Respiratory microbiome profiles are associated with distinct inflammatory phenotype and lung function in children with asthma
Kim YH1,2, Park MR1,2, Kim SY2,3, Kim MY2,4, Kim KW2,3, Sohn MH2,3
1Department of Pediatrics, Gangnam Severance Hospital, Seoul
2Institute of Allergy, Severance Biomedical Science Institute, Brain Korea 21 Project for Medical Science, Yonsei University College of Medicine, Seoul
3Department of Pediatrics, Severance Hospital, Seoul
4Department of Pediatrics, Yongin Severance Hospital, Yongin, Korea
J Investig Allergol Clin Immunol 2024; Vol. 34(4)
Background: Respiratory microbiome studies have fostered our understanding of various phenotypes and endotypes of heterogeneous asthma. However, the relationship between the respiratory microbiome and clinical phenotypes in children with asthma remains unclear. We aimed to identify microbiome-driven clusters reflecting the clinical features of asthma and their dominant microbiotas in children with asthma.
Methods: Induced sputum was collected from children with asthma, and microbiome profiles were generated via sequencing of the V3–V4 region of the 16S rRNA gene. Cluster analysis was performed using the partitioning around medoid clustering method. The dominant microbiota in each cluster was determined using the Linear Discriminant Effect Size analysis. Each cluster was analyzed for association among the dominant microbiota, clinical phenotype, and inflammatory cytokine.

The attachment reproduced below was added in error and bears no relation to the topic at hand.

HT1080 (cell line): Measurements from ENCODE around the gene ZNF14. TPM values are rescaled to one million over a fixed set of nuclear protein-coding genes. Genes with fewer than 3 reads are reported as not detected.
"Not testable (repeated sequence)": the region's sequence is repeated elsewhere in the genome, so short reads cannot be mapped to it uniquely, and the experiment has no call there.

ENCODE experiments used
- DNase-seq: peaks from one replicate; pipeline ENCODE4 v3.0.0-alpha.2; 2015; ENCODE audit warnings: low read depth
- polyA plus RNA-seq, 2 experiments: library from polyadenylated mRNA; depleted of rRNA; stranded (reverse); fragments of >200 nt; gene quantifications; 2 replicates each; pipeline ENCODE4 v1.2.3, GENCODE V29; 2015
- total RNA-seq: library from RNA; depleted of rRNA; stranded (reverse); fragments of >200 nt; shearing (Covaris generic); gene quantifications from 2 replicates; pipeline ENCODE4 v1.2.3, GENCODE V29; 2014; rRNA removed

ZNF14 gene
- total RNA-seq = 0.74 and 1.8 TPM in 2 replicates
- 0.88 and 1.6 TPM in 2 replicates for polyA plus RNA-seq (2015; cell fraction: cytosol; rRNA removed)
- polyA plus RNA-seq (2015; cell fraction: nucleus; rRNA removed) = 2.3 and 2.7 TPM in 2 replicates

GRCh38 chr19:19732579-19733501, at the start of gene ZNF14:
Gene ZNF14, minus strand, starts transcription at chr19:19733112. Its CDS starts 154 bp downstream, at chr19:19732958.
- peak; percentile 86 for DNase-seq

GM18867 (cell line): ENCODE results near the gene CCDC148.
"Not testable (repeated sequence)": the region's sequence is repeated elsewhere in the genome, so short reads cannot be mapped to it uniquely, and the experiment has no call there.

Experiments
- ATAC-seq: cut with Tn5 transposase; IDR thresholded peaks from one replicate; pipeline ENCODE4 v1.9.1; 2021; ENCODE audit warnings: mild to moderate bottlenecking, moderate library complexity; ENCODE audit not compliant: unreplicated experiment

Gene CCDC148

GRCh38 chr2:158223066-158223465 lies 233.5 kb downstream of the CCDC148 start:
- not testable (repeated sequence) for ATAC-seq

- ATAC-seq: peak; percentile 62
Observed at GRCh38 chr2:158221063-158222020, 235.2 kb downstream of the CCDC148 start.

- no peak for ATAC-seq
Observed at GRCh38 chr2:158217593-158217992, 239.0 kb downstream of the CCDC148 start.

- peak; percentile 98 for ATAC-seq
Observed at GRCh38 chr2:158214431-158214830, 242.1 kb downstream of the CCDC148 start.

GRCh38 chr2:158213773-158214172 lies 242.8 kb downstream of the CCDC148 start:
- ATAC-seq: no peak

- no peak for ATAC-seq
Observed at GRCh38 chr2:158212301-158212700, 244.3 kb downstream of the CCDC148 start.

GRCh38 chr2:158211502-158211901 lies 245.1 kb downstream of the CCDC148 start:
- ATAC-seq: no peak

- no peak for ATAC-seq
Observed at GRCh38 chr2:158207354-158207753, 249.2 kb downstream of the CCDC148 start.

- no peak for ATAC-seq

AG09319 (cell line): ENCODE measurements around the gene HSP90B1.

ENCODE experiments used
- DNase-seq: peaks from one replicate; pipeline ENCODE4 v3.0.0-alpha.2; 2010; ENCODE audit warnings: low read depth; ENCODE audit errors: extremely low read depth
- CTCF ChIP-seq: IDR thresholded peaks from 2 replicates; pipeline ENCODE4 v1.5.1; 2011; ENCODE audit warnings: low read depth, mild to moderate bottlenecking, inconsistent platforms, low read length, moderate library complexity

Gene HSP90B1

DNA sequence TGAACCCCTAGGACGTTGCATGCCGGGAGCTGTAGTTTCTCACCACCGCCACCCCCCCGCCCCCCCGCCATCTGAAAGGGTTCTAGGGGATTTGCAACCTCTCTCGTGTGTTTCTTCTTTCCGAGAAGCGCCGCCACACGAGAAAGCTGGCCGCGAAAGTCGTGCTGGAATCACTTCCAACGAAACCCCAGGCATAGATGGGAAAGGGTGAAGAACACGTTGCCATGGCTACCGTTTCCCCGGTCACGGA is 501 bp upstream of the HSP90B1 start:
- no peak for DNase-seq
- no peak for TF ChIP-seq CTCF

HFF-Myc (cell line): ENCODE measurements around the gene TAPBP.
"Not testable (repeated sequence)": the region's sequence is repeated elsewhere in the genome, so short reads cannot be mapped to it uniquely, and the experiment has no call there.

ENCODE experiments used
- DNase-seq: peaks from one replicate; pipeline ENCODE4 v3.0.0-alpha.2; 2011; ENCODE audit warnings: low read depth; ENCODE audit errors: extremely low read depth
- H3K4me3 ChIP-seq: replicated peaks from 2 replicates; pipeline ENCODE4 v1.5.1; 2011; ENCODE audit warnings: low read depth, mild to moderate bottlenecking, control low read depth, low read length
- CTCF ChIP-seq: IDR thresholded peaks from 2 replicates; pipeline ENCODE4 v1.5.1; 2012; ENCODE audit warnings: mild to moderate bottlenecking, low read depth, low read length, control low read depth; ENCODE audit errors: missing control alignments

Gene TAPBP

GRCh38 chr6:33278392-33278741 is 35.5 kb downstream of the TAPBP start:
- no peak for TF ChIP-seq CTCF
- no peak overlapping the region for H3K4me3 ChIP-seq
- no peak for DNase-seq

Results: Eighty-three children diagnosed with asthma were evaluated. Among four clusters reflecting the clinical characteristics of asthma, cluster 1, dominated by Haemophilus and Neisseria, demonstrated lower post-bronchodilator (BD) forced expiratory volume in 1 second (FEV1)/forced vital capacity (FVC) than that in the other clusters and more mixed granulocytic asthma. Neisseria negatively correlated with pre-BD and post-BD FEV1/FVC. Haemophilus and Neisseria positively correlated with programmed death-ligand (PD-L)1.
Conclusion: To our knowledge, this study is the first to analyze the relationship between an unbiased microbiome-driven cluster and clinical phenotype in children with asthma. The cluster dominated by Haemophilus and Neisseria showed fixed airflow obstruction and mixed granulocytic asthma, which correlated with PD-L1 levels. Thus, microbiome-driven unbiased clustering can help identify new asthma phenotypes related to endotypes in childhood asthma.
Key words: Asthma, Children, Cluster analysis, Cytokines, Microbiota, Phenotype